1 Corinthians 5:3-7. "For I verily, as absent in the body, but present in spirit, have judged already as though I were present, concerning him who hath so done this deed, in the name of our Lord Jesus Christ, when ye are gathered together, and my spirit, with the power of our Lord Jesus Christ, to deliver such an one unto Satan for the destruction of the flesh, that the spirit may be saved in the day of the Lord Jesus. Your glorying is not good. Know ye not that a little leaven leaveneth the whole lump? Purge out therefore the, old leaven, that ye may be a new lump, as ye are unleavened. For even Christ our passover is sacrificed for us."

        What carefulness, yea, what clearing of herself, yea, what indignation, yea what fear, yea, what vehement desire, yea, what zeal, yea, what revenge, will every church manifest towards all offenders of such a character, found in her bosom,-every church, we say, who is in harmony with the spirit and express teachings of inspiration relatively to sin. The church, as constituted and designed by its divine founder, is the asylum for the penitent, the poor in spirit and the broken hearted. In it, the bruised reed is not broken, nor the smoking flax quenched. But it is not the hiding-place of crime. The deliberate perpetrator of foul wrong is not to have a place there, no, not for a moment, after his crimes have, through proper trial, been ascertained. Nor is the church the place to attempt the reformation of such men.

        They belong to the world. Among them therefore they are to be placed, and if ever re-admitted to the bosom of the church, they are to be received as those who have been converted from the world. The adoption of any other course in such cases, is not only contrary to the express teachings of inspiration, but its tendency is evil and only evil; evil to the offenders themselves, and evil to the church. If the church does not proceed to exercise discipline in such cases, she becomes a partaker of the sin which she tolerates, and her real moral corruption will be equal to that of the criminals whom she fellowships. If she attempts their reformation within her bosom, she presents a temptation to them, almost, if not quite, irresistibly strong to make hypocritical professions of reformation. An individual who has been perpetrating crime under the mask of religion, will be irresistibly tempted to repeat his hypocrisy in the form of professed repentance, if the church will hold out inducements to it, by attempting his reformation within her bosom. Such a course has no tendency to purify the church from criminals, one great object of discipline; but to fill it with hypocrites. The temptation to a hypocritical profession, it should also be borne in mind, is strong in exact proportion to the grossness of the offense of which the criminal has been guilty. The same is true also of the feeling of remorse, which is likely to be mistaken for repentance. The tendency then of attempting to reform offenders within the church, is to generate and then retain in its bosom the basest hypocrites on earth. Such a course tends to no other result whatever. It also tends to divide and distract the church itself. Many members will assume that signs of remorse, which will certainly exist, and professions of repentance, such as practiced hypocrites know well how to make, and certainly will make in the circumstances supposed, are indications of genuine repentance. Others, of course, will judge differently. Parties will be formed which will very likely bite and devour one another, until they are consumed one of another.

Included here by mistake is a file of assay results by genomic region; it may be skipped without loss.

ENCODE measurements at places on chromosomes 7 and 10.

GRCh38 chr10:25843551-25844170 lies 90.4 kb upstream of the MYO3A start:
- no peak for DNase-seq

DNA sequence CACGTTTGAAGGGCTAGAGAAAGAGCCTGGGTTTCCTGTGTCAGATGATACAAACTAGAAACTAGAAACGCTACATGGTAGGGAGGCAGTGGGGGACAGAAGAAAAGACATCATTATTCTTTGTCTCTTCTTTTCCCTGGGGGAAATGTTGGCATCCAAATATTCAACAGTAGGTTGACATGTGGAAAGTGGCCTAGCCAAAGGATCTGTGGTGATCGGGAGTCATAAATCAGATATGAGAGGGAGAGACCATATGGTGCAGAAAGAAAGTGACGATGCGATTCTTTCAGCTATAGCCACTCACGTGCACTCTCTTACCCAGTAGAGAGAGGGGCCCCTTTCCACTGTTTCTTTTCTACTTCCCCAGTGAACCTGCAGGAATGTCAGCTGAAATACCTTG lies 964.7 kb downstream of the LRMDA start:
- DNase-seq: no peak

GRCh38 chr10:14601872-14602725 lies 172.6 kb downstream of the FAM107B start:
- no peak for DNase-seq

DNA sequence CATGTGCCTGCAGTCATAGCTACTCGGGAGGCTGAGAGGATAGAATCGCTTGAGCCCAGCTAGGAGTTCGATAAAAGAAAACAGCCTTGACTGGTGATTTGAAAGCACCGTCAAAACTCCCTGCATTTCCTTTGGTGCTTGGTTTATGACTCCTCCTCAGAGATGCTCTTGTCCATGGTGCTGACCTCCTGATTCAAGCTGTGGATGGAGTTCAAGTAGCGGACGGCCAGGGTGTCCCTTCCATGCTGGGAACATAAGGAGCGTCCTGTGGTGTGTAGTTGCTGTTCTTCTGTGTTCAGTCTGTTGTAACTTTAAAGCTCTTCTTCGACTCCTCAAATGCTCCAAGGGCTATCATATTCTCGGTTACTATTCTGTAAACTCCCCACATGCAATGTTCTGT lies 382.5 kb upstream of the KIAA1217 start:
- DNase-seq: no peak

Contrast with the above the tendency of strict adherence to, the apostolic injunction under consideration. Such a course at once frees the church from all imputations from the world, on account of any crimes perpetrated by her members. Any society, and above all the church of the Living God is honored by the exclusion of criminals from their association. Prompt exclusion of criminals from the church also tends to preserve the conscience and heart of the church in a proper state towards offences. Offences in the estimation of all her members become fearful things.